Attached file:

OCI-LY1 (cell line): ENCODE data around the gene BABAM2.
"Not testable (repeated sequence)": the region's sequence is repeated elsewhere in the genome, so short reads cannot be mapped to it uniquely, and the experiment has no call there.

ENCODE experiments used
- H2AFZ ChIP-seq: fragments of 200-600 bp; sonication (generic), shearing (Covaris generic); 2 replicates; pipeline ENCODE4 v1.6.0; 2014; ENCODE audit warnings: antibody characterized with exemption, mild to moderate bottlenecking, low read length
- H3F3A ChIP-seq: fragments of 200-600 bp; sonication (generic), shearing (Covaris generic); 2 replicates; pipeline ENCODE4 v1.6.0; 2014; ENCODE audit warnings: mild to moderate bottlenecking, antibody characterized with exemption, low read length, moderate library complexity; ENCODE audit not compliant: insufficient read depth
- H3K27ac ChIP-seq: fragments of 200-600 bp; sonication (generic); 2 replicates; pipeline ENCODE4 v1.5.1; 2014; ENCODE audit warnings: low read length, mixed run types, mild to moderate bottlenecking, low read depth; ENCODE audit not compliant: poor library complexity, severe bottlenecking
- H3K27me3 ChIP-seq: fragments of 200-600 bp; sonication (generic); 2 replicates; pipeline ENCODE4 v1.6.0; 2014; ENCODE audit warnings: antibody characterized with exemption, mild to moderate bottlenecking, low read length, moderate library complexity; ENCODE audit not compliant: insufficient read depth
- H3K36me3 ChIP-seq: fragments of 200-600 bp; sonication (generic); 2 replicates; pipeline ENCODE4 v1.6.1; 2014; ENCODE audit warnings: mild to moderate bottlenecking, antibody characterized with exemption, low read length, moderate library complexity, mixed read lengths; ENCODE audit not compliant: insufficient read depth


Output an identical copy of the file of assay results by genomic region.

OCI-LY1 (cell line): ENCODE data around the gene BABAM2.
"Not testable (repeated sequence)": the region's sequence is repeated elsewhere in the genome, so short reads cannot be mapped to it uniquely, and the experiment has no call there.

ENCODE experiments used
- H2AFZ ChIP-seq: fragments of 200-600 bp; sonication (generic), shearing (Covaris generic); 2 replicates; pipeline ENCODE4 v1.6.0; 2014; ENCODE audit warnings: antibody characterized with exemption, mild to moderate bottlenecking, low read length
- H3F3A ChIP-seq: fragments of 200-600 bp; sonication (generic), shearing (Covaris generic); 2 replicates; pipeline ENCODE4 v1.6.0; 2014; ENCODE audit warnings: mild to moderate bottlenecking, antibody characterized with exemption, low read length, moderate library complexity; ENCODE audit not compliant: insufficient read depth
- H3K27ac ChIP-seq: fragments of 200-600 bp; sonication (generic); 2 replicates; pipeline ENCODE4 v1.5.1; 2014; ENCODE audit warnings: low read length, mixed run types, mild to moderate bottlenecking, low read depth; ENCODE audit not compliant: poor library complexity, severe bottlenecking
- H3K27me3 ChIP-seq: fragments of 200-600 bp; sonication (generic); 2 replicates; pipeline ENCODE4 v1.6.0; 2014; ENCODE audit warnings: antibody characterized with exemption, mild to moderate bottlenecking, low read length, moderate library complexity; ENCODE audit not compliant: insufficient read depth
- H3K36me3 ChIP-seq: fragments of 200-600 bp; sonication (generic); 2 replicates; pipeline ENCODE4 v1.6.1; 2014; ENCODE audit warnings: mild to moderate bottlenecking, antibody characterized with exemption, low read length, moderate library complexity, mixed read lengths; ENCODE audit not compliant: insufficient read depth